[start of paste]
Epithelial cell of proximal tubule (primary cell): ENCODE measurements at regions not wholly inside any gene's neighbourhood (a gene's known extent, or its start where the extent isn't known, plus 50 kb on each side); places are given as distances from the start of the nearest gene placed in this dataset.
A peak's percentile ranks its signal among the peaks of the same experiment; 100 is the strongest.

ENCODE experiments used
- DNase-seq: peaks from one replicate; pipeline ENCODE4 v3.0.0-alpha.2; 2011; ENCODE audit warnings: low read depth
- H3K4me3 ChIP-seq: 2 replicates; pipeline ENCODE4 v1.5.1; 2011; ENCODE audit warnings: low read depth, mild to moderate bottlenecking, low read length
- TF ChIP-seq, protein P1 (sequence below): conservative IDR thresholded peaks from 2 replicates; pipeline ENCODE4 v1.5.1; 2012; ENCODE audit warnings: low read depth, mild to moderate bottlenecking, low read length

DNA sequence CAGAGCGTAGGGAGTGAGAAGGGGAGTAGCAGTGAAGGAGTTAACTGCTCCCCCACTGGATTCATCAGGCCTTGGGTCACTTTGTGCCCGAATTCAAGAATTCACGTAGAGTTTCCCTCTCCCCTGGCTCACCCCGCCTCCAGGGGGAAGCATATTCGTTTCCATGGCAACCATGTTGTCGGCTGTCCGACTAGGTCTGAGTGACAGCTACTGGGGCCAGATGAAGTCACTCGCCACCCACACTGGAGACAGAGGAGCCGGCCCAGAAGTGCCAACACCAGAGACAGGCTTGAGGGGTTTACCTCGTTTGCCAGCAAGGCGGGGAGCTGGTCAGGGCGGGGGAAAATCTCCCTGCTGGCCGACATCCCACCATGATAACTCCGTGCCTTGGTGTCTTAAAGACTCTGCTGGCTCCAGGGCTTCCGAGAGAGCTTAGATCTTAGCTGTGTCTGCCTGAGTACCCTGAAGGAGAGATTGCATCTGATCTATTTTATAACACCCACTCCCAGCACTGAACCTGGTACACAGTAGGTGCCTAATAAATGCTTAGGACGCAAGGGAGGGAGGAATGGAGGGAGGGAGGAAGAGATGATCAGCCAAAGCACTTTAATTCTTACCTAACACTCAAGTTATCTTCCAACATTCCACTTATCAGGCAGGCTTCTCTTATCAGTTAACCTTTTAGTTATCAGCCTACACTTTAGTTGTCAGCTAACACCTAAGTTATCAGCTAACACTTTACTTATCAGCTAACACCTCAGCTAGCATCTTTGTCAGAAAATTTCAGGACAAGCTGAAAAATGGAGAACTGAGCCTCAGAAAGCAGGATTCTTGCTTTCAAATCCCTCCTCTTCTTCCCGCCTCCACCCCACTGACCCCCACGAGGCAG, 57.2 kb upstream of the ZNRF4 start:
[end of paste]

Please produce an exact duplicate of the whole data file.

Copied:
Epithelial cell of proximal tubule (primary cell): ENCODE measurements at regions not wholly inside any gene's neighbourhood (a gene's known extent, or its start where the extent isn't known, plus 50 kb on each side); places are given as distances from the start of the nearest gene placed in this dataset.
A peak's percentile ranks its signal among the peaks of the same experiment; 100 is the strongest.

ENCODE experiments used
- DNase-seq: peaks from one replicate; pipeline ENCODE4 v3.0.0-alpha.2; 2011; ENCODE audit warnings: low read depth
- H3K4me3 ChIP-seq: 2 replicates; pipeline ENCODE4 v1.5.1; 2011; ENCODE audit warnings: low read depth, mild to moderate bottlenecking, low read length
- TF ChIP-seq, protein P1 (sequence below): conservative IDR thresholded peaks from 2 replicates; pipeline ENCODE4 v1.5.1; 2012; ENCODE audit warnings: low read depth, mild to moderate bottlenecking, low read length

DNA sequence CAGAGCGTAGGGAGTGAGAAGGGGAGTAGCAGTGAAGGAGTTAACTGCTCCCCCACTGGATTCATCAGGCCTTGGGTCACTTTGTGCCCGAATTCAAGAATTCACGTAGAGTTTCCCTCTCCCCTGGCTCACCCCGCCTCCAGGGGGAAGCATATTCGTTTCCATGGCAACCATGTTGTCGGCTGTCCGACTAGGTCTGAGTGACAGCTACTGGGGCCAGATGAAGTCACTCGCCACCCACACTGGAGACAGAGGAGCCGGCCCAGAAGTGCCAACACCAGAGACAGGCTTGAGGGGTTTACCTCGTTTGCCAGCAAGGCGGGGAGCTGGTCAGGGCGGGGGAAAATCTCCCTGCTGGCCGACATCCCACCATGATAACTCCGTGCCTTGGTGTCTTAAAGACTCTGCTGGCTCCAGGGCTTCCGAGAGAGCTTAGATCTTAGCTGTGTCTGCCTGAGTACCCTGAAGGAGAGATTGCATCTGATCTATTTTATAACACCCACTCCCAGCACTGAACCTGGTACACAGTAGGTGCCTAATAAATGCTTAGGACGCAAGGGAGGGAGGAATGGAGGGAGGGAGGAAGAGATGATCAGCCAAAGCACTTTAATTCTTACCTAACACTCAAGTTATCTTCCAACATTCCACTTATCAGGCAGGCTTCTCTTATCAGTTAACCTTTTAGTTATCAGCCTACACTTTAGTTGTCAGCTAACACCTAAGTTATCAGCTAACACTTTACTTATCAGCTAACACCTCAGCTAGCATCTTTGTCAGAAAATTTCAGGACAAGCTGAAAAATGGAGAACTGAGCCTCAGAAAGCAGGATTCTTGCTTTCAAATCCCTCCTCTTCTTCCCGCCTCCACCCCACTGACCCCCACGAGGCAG, 57.2 kb upstream of the ZNRF4 start: